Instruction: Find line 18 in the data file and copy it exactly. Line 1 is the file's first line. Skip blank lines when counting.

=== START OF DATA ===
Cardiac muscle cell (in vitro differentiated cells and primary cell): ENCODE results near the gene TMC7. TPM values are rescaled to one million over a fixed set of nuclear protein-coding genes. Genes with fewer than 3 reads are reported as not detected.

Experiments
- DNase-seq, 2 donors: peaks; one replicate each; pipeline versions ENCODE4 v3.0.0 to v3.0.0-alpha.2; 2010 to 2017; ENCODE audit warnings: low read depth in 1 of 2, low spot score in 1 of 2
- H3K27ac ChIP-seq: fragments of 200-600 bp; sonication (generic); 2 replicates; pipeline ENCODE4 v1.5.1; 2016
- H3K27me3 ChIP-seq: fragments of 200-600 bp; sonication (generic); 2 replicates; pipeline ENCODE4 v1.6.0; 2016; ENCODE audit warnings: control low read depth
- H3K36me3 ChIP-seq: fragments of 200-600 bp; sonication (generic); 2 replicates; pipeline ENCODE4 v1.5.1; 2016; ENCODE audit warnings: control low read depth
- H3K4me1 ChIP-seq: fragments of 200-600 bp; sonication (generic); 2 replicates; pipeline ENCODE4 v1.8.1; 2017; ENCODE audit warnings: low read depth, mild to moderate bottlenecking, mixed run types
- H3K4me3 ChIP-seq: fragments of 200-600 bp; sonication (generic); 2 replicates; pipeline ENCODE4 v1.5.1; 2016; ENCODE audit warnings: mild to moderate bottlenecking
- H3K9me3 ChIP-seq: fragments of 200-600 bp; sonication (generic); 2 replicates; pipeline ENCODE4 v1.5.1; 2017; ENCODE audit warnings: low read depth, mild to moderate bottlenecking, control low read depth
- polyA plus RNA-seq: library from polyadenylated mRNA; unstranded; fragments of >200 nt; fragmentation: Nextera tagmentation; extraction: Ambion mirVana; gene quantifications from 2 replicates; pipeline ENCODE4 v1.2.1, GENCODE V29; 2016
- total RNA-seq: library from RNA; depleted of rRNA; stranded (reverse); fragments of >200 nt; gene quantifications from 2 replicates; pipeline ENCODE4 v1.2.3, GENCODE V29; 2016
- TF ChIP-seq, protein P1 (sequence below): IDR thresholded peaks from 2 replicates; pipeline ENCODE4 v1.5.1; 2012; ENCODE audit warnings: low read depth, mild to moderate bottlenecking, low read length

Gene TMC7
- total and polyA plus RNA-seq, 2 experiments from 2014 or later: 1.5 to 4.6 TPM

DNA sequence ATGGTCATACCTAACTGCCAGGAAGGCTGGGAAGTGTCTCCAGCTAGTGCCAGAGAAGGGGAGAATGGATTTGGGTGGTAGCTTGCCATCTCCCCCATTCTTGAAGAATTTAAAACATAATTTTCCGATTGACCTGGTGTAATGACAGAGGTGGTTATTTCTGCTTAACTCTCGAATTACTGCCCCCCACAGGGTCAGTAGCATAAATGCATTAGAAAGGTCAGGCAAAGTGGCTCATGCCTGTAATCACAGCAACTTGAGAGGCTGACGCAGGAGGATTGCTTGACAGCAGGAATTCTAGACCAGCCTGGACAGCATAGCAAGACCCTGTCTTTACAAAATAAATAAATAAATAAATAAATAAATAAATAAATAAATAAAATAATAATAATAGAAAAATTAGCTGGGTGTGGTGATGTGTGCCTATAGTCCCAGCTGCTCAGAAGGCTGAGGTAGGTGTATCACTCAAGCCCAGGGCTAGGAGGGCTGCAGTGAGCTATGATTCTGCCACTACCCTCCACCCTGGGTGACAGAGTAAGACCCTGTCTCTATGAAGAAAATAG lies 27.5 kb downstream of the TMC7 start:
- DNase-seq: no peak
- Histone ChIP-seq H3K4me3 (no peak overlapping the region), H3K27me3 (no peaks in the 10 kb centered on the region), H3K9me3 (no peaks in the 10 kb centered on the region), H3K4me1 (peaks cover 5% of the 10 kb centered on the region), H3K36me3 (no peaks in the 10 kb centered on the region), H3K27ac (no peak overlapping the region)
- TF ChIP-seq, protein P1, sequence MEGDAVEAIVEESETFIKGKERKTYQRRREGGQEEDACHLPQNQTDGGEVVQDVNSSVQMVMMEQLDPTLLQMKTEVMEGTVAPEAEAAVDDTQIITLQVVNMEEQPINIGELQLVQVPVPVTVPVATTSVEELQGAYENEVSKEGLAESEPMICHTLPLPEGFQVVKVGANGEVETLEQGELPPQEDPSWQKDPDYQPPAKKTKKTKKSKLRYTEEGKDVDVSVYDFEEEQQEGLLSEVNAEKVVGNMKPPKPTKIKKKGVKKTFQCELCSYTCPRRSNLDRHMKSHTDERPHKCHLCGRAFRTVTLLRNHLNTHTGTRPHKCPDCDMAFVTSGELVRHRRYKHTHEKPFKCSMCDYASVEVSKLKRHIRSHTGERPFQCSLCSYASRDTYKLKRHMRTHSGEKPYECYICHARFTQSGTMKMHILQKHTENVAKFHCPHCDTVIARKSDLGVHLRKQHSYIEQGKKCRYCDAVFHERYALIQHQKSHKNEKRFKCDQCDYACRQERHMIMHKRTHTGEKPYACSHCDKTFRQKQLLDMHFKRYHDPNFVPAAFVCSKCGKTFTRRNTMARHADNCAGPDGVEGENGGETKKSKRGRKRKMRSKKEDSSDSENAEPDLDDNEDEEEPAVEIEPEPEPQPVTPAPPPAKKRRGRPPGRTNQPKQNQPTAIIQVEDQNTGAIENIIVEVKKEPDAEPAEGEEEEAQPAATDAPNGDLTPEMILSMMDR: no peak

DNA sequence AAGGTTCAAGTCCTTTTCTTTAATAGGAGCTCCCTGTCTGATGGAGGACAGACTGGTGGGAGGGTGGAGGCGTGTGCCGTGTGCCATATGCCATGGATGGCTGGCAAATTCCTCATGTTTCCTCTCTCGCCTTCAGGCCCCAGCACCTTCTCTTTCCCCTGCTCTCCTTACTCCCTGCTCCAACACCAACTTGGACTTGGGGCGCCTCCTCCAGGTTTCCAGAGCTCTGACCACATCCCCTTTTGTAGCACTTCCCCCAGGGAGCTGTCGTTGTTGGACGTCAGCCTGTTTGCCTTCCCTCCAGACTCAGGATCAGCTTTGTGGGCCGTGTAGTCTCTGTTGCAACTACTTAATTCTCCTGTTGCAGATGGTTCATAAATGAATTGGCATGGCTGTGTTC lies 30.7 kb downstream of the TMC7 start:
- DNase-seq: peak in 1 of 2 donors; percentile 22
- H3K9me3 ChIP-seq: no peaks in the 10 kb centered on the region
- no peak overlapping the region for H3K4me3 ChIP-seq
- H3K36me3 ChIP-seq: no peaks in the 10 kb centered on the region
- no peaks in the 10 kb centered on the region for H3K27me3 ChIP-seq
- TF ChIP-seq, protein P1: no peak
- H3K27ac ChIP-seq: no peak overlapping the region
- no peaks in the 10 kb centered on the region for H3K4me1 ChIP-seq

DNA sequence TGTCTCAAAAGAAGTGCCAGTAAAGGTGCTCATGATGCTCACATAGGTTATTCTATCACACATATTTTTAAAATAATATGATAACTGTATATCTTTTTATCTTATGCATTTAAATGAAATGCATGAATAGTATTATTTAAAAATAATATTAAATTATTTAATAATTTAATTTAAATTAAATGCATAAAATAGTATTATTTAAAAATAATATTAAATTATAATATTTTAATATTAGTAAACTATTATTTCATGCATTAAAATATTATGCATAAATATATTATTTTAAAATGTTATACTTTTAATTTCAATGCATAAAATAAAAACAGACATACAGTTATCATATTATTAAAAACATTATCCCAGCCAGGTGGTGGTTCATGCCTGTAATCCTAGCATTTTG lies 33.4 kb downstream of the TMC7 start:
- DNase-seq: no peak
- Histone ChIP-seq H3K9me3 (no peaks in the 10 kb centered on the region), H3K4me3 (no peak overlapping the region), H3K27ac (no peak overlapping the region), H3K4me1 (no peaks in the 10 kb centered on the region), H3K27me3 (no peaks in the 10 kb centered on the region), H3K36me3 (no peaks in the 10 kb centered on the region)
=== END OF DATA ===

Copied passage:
- TF ChIP-seq, protein P1, sequence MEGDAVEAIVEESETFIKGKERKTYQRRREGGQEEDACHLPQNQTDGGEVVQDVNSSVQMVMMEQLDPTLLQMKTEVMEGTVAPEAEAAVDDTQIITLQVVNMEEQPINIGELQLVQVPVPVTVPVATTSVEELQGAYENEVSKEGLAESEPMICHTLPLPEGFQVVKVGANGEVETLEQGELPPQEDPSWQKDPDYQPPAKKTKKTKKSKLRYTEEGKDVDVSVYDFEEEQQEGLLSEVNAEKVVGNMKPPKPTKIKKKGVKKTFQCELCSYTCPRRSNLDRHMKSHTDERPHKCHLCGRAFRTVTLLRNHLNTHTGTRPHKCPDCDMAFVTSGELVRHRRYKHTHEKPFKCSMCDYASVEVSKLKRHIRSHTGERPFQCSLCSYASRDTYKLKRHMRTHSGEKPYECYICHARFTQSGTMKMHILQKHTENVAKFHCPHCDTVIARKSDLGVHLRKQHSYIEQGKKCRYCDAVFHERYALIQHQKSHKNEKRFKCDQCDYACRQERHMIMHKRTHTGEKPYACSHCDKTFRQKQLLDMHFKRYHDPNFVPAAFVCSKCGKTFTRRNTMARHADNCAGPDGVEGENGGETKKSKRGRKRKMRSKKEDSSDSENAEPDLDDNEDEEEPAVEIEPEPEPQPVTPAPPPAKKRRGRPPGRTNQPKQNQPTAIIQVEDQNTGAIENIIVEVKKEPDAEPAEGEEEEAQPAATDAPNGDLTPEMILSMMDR: no peak